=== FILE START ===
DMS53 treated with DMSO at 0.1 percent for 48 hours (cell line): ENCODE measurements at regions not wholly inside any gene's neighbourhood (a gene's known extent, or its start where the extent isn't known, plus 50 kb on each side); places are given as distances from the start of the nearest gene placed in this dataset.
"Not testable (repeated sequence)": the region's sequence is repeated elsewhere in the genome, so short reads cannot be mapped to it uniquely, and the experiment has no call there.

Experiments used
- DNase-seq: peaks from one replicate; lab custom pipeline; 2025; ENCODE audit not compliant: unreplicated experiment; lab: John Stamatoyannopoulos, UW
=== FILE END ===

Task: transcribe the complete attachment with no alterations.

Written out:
DMS53 treated with DMSO at 0.1 percent for 48 hours (cell line): ENCODE measurements at regions not wholly inside any gene's neighbourhood (a gene's known extent, or its start where the extent isn't known, plus 50 kb on each side); places are given as distances from the start of the nearest gene placed in this dataset.
"Not testable (repeated sequence)": the region's sequence is repeated elsewhere in the genome, so short reads cannot be mapped to it uniquely, and the experiment has no call there.

Experiments used
- DNase-seq: peaks from one replicate; lab custom pipeline; 2025; ENCODE audit not compliant: unreplicated experiment; lab: John Stamatoyannopoulos, UW